7. Are there foods you avoid when you’re training? 

Taro: Yes. I try to avoid white bread, sugary cereals, sodas, candies, & anything else that do not have any purpose for my well-being. When I am training, I am more concerned with what I put in to my body. When I am playing matches I am more concerned with the timing of my meals.  

Nutritionist’s advice:

  • Whilst avoiding sugars and refined carbohydrates is very helpful and vital for health, there may be foods in the diet that are affecting performance without you realising it. For example, some people cannot metabolise fruit acids well and this can create cause fogginess, sore joints and impair performance. Fruit juice like orange, lemons and lime juice (many of these are in ‘healthy’ green juices). Tomatoes, lentils and certain beans can cause discomfort and inflammation or increase hay fever like symptoms. Athletes tend to consume a lot of animal protein and this can create excess uric acid in the blood as the protein is broken down. All of the above affects immune responses and can cause general inflammation.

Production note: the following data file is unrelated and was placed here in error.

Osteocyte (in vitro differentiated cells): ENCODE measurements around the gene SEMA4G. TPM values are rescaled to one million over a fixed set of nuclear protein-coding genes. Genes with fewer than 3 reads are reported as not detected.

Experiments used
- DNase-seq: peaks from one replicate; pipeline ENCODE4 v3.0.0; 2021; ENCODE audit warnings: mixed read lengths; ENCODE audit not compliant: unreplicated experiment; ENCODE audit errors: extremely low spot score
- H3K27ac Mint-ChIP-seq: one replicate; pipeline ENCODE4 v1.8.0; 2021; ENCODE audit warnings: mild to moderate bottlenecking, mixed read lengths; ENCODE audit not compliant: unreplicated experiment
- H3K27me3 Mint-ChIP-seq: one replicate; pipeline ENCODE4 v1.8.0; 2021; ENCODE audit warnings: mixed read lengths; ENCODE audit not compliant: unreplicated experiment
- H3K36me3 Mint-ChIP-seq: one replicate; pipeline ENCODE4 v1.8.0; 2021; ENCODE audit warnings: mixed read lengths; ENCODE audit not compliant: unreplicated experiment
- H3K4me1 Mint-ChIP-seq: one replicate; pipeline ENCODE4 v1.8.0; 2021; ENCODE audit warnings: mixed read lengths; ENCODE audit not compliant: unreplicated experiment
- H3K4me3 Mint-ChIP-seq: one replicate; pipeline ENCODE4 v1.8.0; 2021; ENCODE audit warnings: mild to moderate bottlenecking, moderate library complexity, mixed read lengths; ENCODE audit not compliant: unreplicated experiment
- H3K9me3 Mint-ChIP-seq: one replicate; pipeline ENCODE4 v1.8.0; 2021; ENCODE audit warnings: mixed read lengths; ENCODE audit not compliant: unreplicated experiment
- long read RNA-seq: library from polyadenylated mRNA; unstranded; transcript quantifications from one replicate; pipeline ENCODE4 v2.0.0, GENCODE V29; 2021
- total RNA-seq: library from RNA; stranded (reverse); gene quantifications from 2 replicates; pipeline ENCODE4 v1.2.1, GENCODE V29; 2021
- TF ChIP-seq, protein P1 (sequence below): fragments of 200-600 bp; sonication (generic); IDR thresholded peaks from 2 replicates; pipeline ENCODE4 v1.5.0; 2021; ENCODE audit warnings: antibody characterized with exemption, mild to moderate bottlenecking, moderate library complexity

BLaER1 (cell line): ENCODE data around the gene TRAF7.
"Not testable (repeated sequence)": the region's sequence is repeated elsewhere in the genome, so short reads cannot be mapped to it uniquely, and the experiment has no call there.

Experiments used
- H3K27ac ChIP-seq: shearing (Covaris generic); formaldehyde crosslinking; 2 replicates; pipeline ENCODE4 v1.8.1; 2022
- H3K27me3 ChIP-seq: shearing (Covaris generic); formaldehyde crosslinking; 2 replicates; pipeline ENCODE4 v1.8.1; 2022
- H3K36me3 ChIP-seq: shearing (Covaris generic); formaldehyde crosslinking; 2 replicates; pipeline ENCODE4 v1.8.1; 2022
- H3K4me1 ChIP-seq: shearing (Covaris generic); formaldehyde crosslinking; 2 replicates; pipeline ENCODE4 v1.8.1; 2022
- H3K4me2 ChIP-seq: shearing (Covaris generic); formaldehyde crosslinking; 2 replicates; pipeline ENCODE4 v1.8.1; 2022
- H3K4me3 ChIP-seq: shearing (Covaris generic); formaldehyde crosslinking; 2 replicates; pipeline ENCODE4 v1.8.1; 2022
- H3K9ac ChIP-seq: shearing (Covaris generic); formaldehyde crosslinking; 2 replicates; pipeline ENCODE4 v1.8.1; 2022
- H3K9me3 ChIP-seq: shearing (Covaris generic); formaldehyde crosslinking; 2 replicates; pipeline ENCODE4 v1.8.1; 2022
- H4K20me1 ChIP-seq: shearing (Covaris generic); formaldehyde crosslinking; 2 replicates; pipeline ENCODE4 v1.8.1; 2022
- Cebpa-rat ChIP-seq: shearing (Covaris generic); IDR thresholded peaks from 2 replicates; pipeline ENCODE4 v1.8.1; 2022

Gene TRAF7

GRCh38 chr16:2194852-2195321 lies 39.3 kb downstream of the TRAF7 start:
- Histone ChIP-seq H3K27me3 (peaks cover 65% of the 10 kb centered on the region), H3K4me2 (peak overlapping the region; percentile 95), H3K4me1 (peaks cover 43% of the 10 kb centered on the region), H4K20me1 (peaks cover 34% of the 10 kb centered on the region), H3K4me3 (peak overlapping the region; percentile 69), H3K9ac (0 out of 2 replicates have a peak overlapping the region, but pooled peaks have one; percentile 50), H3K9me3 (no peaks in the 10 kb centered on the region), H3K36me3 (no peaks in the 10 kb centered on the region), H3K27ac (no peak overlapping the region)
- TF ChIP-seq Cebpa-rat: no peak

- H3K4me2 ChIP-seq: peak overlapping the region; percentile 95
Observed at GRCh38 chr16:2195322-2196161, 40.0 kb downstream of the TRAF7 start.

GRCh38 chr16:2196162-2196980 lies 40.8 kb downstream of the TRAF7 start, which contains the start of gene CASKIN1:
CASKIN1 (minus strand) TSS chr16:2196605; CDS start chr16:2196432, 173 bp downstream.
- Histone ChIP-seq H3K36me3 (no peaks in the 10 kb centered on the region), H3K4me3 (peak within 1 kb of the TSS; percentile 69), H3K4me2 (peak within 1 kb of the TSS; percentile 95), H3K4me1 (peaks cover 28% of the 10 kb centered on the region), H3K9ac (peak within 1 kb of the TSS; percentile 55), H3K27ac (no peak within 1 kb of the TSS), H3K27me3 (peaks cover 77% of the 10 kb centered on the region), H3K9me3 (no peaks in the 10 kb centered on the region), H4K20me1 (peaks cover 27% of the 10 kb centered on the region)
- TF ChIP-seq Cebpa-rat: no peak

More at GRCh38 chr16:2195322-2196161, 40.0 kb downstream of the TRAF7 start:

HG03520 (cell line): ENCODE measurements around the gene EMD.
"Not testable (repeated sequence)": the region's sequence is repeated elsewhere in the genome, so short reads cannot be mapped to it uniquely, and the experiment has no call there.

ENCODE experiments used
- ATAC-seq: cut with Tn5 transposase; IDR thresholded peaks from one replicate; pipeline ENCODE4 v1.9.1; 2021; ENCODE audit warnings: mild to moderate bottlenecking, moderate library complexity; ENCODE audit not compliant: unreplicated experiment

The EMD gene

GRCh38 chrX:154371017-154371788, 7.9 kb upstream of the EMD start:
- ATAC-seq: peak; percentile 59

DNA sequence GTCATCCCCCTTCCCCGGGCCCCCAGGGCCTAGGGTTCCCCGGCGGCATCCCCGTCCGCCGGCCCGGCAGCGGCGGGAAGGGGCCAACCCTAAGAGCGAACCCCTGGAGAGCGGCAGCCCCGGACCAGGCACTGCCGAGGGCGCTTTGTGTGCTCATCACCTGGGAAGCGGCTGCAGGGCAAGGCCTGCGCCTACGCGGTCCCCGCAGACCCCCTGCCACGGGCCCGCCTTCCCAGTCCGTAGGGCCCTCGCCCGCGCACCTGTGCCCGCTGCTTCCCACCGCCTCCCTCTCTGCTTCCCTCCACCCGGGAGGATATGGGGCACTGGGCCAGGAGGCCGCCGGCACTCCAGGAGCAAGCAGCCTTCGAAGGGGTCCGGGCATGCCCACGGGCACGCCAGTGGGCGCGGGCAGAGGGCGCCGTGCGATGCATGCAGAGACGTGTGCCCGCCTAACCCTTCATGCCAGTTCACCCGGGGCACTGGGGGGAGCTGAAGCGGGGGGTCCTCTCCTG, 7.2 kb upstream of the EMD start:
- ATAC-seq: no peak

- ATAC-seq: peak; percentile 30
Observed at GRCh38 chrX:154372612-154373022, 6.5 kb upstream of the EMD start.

8. Do you take any natural supplements i.e. fish oils, magnesium, vitamin D etc. 

Taro: Yes I do take Omega 3 and vitamin D! I think that omega 3 is not easy to get with foods especially when you are in a place that does not have a lot of seafood. I also do take some multivitamins when I feel that I have not been able to take those nutrients through the day.  I think that Omega3 and vitamin D are extremely important for heart health and especially during the pandemic, it helps with preventing getting bad Covid symptoms. At least that’s what I’ve read haha!  

Nutritionist’s advice: